Volume 15 January 2020
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December PTF Meeting: Contraception 
On January 10th, 2020, Drs. Emily Godfrey and Jackie Yeh discussed contraception options for women with CF and dispelled contraception myths. When Emily worked for the CDC, she realized research assessing contraception in CF was lacking. Therefore, she has spent the past three years working with CFReSHC to help women with CF answer the questions important to them, such as: Does malabsorption affect my birth control pill? Do IV medications lessen the effectiveness of my birth control pill? Emily pointed out that CF clinics tend to focus on the lungs and not reproductive choices, so she is excited that CFReSHC is making an impact in the CF community. During the presentation, Emily and Jackie stressed the importance of birth control for women with CF and planning pregnancies to ensure optimal outcomes. They also discussed the different types of birth control options available. The pair suggested "Bedsider" as a resource as it details available types of contraception. Interestingly, studies indicate that most antibiotics do not decrease hormone levels in women using oral contraception; the exception being rifampin. Both Emily and Jackie stressed the importance of talking about your reproductive goals with your CF care team. While your provider may not instigate the conversation, it is an important one to have. 

The Contraception team discussed their material for the resource guide. First and foremost, women with CF are not infertile. In fact, pregnancy rates increased for some women with CF while taking kalydeco. Studies indicate that 70% of women with CF want to become pregnant.  

The best time to talk to your provider about contraception is when:
  • becoming sexually active
  • starting a study or modulator
  • starting your transplant journey
  • you are ready to become pregnant
  • you are returning to contraception after pregnancy
Click HERE to watch Emily and Jackie's presentation.
Governance Board Updates
CFReSHC Governance Board members meet monthly. Clinicians, researchers and patient partners collaborate with the goal of promoting women's health research to reduce knowledge gaps and to improve standards of care. Every member of the team believes in 100% integrity, professionalism and transparency.
CFReSHC Philosophy and Framework:
  1. CFReSHC is guided by agreed upon principles with the ultimate goal of improving the reproductive and sexual health of those with CF in the United States and Canada.
  2. Collaborators work to achieve all of their goals in a manner that upholds the privacy and dignity of those within the CF community and within a culture of inclusivity and respect for all individuals.
  3. CFReSHC engagement includes bi-directional exchanges of ideas and information through equal research partnerships and mutual respect between all stakeholders (the CF community, organizations, clinicians and researchers).
  4. As part of maintaining equality, the Collaborative has agreed not to use titles when interacting with one another.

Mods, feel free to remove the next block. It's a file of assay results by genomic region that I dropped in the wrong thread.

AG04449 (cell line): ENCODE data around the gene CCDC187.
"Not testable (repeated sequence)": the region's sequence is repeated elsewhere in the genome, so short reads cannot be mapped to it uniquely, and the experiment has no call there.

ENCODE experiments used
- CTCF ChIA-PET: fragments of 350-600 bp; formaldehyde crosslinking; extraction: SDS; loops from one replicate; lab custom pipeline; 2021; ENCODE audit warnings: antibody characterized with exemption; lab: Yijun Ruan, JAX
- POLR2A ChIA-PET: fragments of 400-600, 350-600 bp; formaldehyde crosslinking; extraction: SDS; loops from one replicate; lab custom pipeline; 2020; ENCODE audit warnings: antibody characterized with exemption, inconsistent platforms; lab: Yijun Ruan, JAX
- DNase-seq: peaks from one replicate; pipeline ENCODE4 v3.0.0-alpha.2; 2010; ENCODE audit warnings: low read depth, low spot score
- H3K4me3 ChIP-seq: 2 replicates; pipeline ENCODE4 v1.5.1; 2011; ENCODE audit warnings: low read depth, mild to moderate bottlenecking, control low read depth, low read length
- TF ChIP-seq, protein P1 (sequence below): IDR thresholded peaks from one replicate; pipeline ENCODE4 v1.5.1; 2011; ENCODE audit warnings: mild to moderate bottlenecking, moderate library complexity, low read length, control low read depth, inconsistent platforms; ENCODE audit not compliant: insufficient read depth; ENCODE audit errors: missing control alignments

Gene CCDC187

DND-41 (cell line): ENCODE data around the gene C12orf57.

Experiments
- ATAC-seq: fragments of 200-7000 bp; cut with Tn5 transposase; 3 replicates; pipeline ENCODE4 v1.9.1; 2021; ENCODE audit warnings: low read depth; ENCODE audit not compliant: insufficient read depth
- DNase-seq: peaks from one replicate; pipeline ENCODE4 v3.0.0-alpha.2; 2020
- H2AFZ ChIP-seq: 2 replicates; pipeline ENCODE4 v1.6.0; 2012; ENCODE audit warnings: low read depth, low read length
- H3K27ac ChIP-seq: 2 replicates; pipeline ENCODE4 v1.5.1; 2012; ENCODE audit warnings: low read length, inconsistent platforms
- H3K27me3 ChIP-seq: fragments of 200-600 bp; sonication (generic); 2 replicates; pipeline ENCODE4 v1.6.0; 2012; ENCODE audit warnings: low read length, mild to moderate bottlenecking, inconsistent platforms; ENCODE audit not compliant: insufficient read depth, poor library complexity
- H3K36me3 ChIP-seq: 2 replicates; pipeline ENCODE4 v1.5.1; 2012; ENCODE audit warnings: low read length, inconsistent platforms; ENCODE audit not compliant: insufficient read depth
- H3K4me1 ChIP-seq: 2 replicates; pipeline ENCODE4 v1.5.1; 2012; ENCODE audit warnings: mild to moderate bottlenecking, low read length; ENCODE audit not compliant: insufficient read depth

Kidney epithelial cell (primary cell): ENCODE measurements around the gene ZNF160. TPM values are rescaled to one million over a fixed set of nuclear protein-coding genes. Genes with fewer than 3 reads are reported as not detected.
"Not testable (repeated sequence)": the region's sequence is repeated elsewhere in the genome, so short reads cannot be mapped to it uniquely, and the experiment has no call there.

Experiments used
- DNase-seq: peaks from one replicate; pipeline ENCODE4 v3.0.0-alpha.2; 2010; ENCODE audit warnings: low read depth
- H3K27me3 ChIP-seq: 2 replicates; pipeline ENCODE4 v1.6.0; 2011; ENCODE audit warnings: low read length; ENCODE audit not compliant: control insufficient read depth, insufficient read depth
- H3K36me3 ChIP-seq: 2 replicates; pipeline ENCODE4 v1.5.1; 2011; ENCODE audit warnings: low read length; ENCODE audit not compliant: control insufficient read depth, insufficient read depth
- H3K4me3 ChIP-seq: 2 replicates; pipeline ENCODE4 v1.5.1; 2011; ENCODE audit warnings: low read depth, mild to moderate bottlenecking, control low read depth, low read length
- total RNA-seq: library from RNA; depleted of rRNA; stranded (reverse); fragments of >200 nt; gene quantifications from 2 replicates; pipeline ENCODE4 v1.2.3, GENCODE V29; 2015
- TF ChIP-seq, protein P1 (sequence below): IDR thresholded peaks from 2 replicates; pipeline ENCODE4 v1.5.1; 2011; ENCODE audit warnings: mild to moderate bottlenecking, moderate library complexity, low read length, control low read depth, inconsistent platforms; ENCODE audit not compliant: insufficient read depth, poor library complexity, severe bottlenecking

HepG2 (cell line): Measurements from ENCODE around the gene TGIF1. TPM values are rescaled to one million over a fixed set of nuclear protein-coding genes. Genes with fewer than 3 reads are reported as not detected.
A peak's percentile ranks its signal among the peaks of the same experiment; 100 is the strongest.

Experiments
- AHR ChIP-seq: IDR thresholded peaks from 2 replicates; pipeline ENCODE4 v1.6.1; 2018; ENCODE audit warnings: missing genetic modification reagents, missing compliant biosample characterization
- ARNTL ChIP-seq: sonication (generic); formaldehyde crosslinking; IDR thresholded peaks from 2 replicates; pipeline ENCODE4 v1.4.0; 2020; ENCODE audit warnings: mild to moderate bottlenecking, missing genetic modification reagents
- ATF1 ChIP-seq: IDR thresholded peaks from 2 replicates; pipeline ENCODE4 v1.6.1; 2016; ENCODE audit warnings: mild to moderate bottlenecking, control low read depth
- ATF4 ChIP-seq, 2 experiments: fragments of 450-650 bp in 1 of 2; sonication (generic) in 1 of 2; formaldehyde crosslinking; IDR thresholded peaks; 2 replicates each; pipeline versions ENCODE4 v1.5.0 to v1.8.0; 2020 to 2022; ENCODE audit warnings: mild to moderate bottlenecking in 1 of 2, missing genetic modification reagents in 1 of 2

5. CFReSHC interactions demonstrate mutual respect and respect of privacy of all individuals.
  6. CFReSHC is committed to a culture of evidence and the scientific method.
  7. All discoveries and best-practices will be developed utilizing patient-engaged research.
Understanding Vaginal Health
Our vaginal health is important though it is rarely discussed. It is taboo. I mean, there is the embarrassment of talking about our private part, uncertainty over terminology and, even, fear of what symptoms mean. We often think about the image on the left--clinical. However, our vaginal health is important because we are sexual beings who happen to have CF.  We need to think of our vaginal health as part of the pretty picture that is unique to us, like the image on the right. 

When there is a discharge, odor or another symptom, your mind immediately thinks the worst--I have a sexually transmitted Infection (STI) and my life is over. Maybe that seems dramatic, but there is a very negative stigma associated with STI's (telling future partners and providers and noting it on medical forms) despite the fact that they are rather common in society. For example, the CDC finds that 11% of the US population has the herpes virus! In fact, 2017 marked the fourth year in a row that STI's increased significantly according to the CDC. Perhaps, STI's increase because people are not talking about it. 

So we are going to talk about it with Dr. Diane Harper from the Univ. of Michigan on Feb. 12, 2020 from 3-5 p.m. EST. Dr. Harper's discussion promises to be an educational experience because she has worked to bring about vaccinations and guidelines that help our in vaginal health care. Her presentation will be recorded in case you cannot attend.
Women with CF: Join our next meeting
On Feb. 12, 2020, Dr. Diane Harper, (Univ. of Michigan) will discuss "Vaginal Health." Diane is internationally recognized for her work in advocating for the prevention, diagnosis and treatment of the human papillomavirus or HPV--the most common sexually transmitted infection in the United States.  Interestingly, she was involved in the development of the HPV vaccine and in the writing of the guidelines for its use.  In addition, she has helped write guidelines on the interpretation of pap smears--the standard test looking for cancer signs in cervical cells.  After her 20 minute presentation, attendees will have the opportunity to ask questions. Please share with your friends!  Email: for login details.
Upcoming CFReSHC PTF Meetings

CFReSHC Newsletter!

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Cystic Fibrosis Reproductive and Sexual Health Collaborative · 1959 NE Pacific St · Box 356460 · Seattle, Washington 98195 · USA

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